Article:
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If the World Were a Village DVD Review by Dawn PetersonKids Can Press
Fire the Imagination
21 Suffolk Street W.
Guelph, ON N1H 2H9
If the World Were a Village is a thought-provoking, 23-minute DVD that portrays the entire world as a village of 100 people. Fire the Imagination's website states, "Based on the award-winning book of the same name, If the World Were a Village tells us who we are, where we live, how fast we are growing, what languages we speak, what religions we practice, and more."
The DVD is very nicely done, and as I watched it with my girls, ages 7 and 9, it held our attention and interest. As the DVD moves along and we "meet" the different cultures represented, facts are communicated by figures. For instance, 61 people are from Asia, 12 are from Europe, 8 are from Central and South America, 5 are from North America, and 1 is from Oceania. Figures are given for age, religion, income, and things like what number of people always have enough to eat (only 24!), how many have clean water either in their homes or nearby (75), and how many have radios (42) and computers (10). I was most surprised by the fact that only 20 have money to spend after paying for food and shelter. Literally, 80 percent have just enough for their basic needs or far less.
The DVD manages to be mainly "upbeat" with the colorful animation and pleasant music; however, it does portray the sadness of poverty and the reality that here in North America, we have far more than most.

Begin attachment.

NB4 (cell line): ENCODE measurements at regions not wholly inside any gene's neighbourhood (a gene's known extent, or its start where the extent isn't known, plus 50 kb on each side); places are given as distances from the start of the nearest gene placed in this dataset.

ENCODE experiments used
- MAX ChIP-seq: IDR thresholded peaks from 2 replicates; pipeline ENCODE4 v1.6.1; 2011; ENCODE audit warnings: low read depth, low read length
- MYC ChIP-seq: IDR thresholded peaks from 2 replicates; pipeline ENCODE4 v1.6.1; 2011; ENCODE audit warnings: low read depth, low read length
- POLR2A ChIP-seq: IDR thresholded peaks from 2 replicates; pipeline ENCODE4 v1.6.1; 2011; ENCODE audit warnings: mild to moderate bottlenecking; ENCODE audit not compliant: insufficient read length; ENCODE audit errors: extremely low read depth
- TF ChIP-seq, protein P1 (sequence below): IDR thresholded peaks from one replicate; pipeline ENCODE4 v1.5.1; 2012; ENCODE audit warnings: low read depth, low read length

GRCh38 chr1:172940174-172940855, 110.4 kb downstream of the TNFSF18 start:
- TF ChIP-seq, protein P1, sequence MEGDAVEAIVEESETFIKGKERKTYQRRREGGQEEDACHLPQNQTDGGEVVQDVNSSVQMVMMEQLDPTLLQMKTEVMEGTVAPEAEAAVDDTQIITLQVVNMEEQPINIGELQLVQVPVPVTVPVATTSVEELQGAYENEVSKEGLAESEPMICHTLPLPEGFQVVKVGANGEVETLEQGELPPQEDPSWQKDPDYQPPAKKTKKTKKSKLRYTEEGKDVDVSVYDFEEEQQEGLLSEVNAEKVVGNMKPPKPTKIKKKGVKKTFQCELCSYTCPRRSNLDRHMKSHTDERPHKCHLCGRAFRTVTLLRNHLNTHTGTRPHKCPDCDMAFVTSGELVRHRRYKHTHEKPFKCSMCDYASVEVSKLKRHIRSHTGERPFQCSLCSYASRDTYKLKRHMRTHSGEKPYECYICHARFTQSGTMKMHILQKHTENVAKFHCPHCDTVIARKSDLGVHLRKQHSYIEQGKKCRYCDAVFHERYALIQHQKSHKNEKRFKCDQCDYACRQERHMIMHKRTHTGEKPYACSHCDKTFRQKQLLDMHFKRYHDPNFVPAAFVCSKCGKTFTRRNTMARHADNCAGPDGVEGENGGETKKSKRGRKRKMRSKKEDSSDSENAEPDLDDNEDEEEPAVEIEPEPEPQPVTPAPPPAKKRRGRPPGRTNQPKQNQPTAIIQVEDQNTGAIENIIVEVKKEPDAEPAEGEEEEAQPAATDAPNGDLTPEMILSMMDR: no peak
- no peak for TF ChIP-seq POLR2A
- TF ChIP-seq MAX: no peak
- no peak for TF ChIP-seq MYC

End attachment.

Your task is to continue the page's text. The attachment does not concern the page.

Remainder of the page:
My 7-year-old really did not grasp the "miniature world" concept, and my 9-year-old came away from the DVD mainly with the impression that it showed many different cultures. She didn't really understand that the numbers and facts represented the entire world population of 6 billion people until we discussed it afterwards. I think the DVD is of some benefit to grammar-age students; however, it seems like it might be more appreciated and understood at a 5th/6th grade level and up.
I'm not entirely sure that all the numbers were accurate, but it leaves room for more research and digging. The program ended with asking the viewer whether they will share with others what they know and treat others kindly. It didn't give solutions to the problem of world hunger and poverty, and I actually appreciated that it left it open for the parent/teacher to discuss further with the child/student, rather than offering up a solution I would be opposed to (such as population control).
Overall, I thought this was an interesting and well-produced educational DVD, and would recommend it to parents wanting to help their child gain a better understanding of the world in which we live.